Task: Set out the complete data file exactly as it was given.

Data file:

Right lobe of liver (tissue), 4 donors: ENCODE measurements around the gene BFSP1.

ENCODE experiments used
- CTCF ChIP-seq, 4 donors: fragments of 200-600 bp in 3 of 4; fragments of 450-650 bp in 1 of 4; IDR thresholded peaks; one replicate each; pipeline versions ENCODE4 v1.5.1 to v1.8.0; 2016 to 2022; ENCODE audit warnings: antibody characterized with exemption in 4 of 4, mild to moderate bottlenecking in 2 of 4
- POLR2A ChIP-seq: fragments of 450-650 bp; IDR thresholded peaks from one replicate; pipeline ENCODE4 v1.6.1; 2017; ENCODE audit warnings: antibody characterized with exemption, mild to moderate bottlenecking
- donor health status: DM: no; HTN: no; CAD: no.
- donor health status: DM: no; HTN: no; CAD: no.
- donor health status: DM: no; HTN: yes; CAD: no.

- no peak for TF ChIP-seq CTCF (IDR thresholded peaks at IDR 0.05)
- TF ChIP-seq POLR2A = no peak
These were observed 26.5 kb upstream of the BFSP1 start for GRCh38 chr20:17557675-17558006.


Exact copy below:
Right lobe of liver (tissue), 4 donors: ENCODE measurements around the gene BFSP1.

ENCODE experiments used
- CTCF ChIP-seq, 4 donors: fragments of 200-600 bp in 3 of 4; fragments of 450-650 bp in 1 of 4; IDR thresholded peaks; one replicate each; pipeline versions ENCODE4 v1.5.1 to v1.8.0; 2016 to 2022; ENCODE audit warnings: antibody characterized with exemption in 4 of 4, mild to moderate bottlenecking in 2 of 4
- POLR2A ChIP-seq: fragments of 450-650 bp; IDR thresholded peaks from one replicate; pipeline ENCODE4 v1.6.1; 2017; ENCODE audit warnings: antibody characterized with exemption, mild to moderate bottlenecking
- donor health status: DM: no; HTN: no; CAD: no.
- donor health status: DM: no; HTN: no; CAD: no.
- donor health status: DM: no; HTN: yes; CAD: no.

- no peak for TF ChIP-seq CTCF (IDR thresholded peaks at IDR 0.05)
- TF ChIP-seq POLR2A = no peak
These were observed 26.5 kb upstream of the BFSP1 start for GRCh38 chr20:17557675-17558006.